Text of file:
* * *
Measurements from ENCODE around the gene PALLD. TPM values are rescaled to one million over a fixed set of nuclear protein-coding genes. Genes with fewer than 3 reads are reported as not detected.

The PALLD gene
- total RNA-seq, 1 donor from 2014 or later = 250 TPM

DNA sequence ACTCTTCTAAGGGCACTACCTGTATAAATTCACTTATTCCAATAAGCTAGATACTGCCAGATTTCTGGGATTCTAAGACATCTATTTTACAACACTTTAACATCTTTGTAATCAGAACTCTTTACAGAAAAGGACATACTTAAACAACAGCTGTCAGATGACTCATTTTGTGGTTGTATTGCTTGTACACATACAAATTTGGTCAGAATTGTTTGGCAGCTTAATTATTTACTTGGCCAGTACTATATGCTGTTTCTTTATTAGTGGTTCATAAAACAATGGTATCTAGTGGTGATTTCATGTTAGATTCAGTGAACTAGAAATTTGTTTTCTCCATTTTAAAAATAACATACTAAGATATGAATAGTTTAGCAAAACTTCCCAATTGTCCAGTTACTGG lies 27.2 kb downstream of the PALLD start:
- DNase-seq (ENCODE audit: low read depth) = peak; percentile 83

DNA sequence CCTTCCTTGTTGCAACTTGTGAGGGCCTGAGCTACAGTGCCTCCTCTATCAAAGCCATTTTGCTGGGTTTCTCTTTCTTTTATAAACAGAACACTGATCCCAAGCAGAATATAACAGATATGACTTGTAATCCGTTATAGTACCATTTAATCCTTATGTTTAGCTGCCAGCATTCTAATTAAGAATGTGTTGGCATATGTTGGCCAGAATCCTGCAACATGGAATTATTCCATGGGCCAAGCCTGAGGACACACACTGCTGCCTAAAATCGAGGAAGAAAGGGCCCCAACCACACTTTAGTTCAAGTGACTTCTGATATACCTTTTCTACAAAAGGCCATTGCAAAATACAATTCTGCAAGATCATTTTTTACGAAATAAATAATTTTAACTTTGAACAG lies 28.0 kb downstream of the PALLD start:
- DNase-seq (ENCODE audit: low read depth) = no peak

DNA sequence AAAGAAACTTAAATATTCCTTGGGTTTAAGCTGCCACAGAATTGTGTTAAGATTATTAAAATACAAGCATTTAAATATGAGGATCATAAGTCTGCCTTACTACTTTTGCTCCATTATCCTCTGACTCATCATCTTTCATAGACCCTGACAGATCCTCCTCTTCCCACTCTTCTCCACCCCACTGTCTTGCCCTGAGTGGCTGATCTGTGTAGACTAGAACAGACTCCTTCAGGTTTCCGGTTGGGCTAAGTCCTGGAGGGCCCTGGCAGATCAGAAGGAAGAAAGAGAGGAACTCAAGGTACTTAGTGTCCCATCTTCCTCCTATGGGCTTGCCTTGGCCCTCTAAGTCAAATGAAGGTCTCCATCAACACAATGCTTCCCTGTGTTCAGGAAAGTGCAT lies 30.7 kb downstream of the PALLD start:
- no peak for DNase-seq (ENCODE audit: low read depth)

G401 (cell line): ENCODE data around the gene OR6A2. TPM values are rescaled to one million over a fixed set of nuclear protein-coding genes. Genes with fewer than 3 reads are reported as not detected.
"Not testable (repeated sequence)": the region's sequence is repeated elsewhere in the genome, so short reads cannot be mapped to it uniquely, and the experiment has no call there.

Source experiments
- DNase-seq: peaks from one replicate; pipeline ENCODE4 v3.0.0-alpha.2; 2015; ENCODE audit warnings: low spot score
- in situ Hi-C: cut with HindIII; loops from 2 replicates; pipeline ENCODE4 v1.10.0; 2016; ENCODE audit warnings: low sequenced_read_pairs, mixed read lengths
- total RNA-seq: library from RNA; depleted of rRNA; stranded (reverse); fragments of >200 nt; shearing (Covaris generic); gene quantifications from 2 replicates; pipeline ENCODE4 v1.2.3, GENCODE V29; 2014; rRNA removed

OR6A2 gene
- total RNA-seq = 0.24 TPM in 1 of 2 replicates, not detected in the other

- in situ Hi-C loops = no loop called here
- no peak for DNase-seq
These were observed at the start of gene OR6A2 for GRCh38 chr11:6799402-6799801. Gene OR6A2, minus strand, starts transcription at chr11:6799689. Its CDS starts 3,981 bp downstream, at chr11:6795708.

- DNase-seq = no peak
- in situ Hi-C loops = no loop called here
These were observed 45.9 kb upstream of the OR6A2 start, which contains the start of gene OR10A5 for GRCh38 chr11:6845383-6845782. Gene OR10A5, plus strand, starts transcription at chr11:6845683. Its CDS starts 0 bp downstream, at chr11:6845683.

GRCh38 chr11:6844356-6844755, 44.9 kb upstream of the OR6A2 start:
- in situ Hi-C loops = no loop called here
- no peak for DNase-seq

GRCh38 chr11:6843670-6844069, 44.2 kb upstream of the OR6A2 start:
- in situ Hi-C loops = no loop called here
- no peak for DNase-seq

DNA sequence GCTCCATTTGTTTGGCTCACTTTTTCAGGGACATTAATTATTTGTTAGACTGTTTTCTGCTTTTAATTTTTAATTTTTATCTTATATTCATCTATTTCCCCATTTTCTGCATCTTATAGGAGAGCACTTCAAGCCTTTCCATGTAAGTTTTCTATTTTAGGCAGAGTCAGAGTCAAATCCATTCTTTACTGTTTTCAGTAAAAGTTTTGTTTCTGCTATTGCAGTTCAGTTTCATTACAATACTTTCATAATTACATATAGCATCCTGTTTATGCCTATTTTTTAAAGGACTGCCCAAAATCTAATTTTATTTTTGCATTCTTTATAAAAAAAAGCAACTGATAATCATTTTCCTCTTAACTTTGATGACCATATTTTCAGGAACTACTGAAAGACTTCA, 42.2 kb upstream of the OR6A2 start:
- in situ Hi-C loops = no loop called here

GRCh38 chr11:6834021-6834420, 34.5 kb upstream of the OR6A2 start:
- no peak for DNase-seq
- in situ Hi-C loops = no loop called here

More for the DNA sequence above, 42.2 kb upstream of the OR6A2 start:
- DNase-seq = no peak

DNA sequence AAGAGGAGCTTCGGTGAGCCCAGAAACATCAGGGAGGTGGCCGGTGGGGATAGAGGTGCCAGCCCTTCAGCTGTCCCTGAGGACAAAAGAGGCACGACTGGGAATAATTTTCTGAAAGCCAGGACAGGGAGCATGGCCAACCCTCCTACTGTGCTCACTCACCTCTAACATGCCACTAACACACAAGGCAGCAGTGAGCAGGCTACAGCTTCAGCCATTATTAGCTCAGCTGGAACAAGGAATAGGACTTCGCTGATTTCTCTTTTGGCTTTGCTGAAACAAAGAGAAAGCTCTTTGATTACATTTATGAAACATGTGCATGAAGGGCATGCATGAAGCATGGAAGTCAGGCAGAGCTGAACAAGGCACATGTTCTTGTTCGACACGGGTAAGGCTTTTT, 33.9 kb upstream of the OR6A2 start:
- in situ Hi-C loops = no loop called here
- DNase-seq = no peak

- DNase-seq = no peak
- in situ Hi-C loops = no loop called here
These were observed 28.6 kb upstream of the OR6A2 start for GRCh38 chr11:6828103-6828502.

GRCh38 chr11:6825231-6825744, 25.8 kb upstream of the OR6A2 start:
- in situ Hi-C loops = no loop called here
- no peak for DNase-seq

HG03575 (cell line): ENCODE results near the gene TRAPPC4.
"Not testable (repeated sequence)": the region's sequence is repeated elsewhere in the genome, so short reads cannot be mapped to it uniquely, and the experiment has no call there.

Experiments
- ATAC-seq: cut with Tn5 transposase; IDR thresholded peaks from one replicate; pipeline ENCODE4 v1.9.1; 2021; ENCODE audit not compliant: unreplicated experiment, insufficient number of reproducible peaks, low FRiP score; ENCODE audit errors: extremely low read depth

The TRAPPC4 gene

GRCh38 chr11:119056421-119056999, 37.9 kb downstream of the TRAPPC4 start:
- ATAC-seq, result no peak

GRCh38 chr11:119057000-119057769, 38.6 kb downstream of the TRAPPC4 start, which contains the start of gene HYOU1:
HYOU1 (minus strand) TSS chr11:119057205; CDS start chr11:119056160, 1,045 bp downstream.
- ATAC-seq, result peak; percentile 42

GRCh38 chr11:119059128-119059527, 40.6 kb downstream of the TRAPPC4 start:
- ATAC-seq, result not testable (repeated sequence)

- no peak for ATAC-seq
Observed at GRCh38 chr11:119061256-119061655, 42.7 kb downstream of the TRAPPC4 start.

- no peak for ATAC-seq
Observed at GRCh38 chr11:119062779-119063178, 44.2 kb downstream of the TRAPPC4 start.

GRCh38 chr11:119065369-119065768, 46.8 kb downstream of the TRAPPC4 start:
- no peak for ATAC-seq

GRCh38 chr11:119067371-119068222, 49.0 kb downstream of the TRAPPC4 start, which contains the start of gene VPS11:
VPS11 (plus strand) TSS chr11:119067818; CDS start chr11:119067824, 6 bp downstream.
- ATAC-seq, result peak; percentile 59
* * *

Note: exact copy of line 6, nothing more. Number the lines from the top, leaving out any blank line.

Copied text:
DNA sequence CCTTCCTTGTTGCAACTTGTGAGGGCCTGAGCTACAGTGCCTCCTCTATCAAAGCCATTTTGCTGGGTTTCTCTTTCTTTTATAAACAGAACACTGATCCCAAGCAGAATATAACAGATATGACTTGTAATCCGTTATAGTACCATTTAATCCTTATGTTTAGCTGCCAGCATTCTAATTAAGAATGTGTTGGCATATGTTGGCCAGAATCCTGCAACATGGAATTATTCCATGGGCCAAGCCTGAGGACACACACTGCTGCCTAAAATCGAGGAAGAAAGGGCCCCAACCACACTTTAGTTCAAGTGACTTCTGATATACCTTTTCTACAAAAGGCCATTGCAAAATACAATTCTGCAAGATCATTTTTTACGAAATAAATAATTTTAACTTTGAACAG lies 28.0 kb downstream of the PALLD start: